The news that an academy chain has lost responsibility for 10 schools raises a number of interesting questions. The most obvious is who has the responsibility to find these children an appropriate education? In the present instance, the DfE seems to be doing that by looking for a replacement sponsor or sponsors. How long should they be allowed if it is a question of teaching and learning standards?

No doubt the Laws’ Leaders, as David Laws’ new national leaders are likely to be dubbed, could be sent in to lead individual schools during any interim while new sponsors are brought on board, but what about the ownership of the assets? The situation becomes even more interesting if it were, say, a church group of academies. Would the solution be to change diocese, but who would own the assets if the schools had previously been voluntary aided? Suppose the Trustees decided that they didn’t want anyone else running the school, and just effectively closed it down. Who finds the pupils new schools? Generally, when a private school goes bust, which is often at short notice, and frequently just before a term starts or ends, and the local authority steps in to help find places for the pupils that need them. However, where it is no longer the admissions authority for most schools in a locality, how will it do this if the other academies refuse to cooperate because the in-coming pupils might affect their examination results or their balanced admissions policy?

As with the problem highlighted in my previous post, what happens if any closure affects the transport budget for the local authority? Will the DfE pick up the extra costs or establish some form of insurance scheme?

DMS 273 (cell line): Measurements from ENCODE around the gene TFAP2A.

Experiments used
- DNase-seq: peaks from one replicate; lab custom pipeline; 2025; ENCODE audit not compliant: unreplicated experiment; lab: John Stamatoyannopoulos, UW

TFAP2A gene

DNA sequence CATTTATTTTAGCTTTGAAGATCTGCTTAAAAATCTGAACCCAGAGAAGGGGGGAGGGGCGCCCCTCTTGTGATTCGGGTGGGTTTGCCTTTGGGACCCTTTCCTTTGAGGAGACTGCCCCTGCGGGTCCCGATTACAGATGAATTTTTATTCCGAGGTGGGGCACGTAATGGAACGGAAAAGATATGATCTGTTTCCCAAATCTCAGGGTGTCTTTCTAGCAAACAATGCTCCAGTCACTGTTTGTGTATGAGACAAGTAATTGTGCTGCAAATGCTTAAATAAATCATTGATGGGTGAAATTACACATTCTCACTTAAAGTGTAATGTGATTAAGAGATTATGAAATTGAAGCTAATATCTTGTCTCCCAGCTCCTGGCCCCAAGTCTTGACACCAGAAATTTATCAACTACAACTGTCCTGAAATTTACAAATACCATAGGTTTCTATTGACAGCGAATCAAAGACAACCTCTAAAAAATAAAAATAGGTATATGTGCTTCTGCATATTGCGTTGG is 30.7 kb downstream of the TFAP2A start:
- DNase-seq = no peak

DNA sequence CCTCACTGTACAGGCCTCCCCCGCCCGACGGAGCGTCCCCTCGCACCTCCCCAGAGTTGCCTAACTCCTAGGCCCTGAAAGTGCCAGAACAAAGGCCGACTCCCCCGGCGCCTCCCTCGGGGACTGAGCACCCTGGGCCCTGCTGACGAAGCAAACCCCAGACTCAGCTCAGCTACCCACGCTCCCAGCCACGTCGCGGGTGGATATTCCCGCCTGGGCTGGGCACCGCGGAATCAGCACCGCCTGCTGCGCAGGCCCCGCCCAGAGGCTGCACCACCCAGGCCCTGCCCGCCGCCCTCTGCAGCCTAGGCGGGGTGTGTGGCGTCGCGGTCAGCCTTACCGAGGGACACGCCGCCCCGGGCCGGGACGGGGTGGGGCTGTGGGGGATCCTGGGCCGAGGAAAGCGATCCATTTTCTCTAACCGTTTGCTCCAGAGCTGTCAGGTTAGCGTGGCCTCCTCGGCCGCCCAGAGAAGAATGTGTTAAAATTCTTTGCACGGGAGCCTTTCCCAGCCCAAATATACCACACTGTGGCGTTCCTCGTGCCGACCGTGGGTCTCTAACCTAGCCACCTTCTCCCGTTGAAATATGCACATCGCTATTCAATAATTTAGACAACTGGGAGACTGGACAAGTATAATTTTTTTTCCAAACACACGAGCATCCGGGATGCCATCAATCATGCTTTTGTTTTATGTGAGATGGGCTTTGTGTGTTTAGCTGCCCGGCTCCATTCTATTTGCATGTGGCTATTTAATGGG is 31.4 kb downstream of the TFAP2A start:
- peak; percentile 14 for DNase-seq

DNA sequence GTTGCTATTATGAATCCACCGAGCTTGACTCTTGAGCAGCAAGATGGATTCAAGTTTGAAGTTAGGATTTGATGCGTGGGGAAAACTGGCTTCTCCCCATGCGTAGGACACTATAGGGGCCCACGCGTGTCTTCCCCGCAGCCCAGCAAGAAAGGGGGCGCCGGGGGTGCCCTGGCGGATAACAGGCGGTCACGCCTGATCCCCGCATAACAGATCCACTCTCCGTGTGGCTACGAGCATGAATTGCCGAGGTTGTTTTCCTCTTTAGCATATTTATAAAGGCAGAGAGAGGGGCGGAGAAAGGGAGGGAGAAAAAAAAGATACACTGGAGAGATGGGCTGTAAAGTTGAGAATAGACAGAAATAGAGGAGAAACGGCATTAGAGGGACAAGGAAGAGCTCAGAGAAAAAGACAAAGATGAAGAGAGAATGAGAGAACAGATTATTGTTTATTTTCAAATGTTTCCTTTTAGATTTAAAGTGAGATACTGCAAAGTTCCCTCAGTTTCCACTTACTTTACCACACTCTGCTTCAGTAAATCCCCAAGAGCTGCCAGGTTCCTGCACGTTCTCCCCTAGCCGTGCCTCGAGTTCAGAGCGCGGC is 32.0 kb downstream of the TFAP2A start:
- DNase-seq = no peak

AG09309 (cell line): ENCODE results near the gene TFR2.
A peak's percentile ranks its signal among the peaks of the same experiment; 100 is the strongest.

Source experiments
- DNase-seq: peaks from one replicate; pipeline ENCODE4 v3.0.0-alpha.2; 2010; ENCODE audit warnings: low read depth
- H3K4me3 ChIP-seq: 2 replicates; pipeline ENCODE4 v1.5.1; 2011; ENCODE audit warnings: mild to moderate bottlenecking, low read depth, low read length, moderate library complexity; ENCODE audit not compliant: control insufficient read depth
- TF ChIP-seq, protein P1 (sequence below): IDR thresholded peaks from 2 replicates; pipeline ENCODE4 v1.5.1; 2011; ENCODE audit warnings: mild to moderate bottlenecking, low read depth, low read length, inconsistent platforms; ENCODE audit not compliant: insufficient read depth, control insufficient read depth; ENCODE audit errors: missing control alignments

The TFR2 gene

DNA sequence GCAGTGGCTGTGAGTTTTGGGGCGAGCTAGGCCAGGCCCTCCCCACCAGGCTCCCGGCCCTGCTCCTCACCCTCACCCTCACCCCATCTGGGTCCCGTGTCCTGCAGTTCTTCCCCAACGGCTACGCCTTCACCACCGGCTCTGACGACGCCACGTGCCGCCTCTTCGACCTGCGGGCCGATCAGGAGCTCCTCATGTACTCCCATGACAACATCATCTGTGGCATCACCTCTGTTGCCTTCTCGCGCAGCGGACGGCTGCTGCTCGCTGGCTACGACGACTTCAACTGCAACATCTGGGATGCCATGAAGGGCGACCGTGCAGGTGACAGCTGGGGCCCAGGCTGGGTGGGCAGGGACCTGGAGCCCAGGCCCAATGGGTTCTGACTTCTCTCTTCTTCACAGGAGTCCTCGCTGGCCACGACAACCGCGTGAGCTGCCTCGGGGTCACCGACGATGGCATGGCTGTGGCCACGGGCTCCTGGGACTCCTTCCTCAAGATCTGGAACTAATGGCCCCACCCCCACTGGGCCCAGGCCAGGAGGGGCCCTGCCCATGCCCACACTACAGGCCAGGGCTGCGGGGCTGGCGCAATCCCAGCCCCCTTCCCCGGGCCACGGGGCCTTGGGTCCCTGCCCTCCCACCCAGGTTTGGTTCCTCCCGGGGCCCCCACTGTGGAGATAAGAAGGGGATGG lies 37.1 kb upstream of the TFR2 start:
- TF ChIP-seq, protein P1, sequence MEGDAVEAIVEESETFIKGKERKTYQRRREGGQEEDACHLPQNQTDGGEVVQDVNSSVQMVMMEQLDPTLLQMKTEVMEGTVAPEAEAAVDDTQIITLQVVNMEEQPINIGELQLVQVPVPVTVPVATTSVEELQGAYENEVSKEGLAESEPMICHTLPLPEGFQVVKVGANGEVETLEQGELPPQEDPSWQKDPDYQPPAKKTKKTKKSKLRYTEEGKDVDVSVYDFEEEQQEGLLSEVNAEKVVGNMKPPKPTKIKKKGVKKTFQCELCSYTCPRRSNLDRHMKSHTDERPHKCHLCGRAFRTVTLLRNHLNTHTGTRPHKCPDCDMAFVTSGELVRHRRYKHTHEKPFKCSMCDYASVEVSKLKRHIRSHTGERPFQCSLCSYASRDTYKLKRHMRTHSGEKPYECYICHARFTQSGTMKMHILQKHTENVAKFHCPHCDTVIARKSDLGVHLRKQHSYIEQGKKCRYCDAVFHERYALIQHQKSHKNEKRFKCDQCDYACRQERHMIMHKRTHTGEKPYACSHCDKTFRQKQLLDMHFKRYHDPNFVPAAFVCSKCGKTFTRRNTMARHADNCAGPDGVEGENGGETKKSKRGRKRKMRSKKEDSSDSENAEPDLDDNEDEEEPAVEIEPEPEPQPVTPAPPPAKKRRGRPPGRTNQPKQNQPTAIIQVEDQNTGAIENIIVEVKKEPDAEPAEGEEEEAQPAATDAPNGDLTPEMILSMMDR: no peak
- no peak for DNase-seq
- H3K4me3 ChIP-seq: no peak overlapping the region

Presumably, when a new sponsor takes over the running of part of an existing chain there will have to be a financial reckoning as well, especially as academy budgets run to a different cycle than that of local authorities and central government. Will any existing service contracts with the academy chain be automatically continued or regarded as up for renewal as a result of the loss of responsibility?

Hopefully, these issues will be rare occurrences, but new developments in any field often come with associated failures, so they must not have been unexpected. When a whole local authority is judged unacceptable, it is clear what happens, as it is when a single school fails. However, the failure of a group or part of a group of schools brings these fresh challenges, especially, potentially, in relation to the assets.

All these questions highlight the desperate need for an effective middle tier for state education in England operating within an overall framework that clearly delineates areas of responsibility. The relative functions of the national government at Westminster, local authorities, the churches and other faith groups, and the non-aligned academy chains, plus the large number of independent sponsor academies, all need to be able to operate within some form of secure and understandable framework. At present, especially for the primary sector, the fastest growing area for academy development at present, the rules are still unclear. Approaching four years since the 2010 Academy Act became law this is not an acceptable position of schooling across England to find itself in.

Notable during 2013

Education politician of the year

Graham Stuart, chair of the Select Committee at Westminster. He has returned strongly to his role after a serious accident. His rebuke to David Laws for being late and taking off his jacket without permission, and his interchanges with the Secretary of State, notably over careers education, stamped his authority on a Committee where often he has had to rely upon the terrier like support of the Labour members in evidence sessions.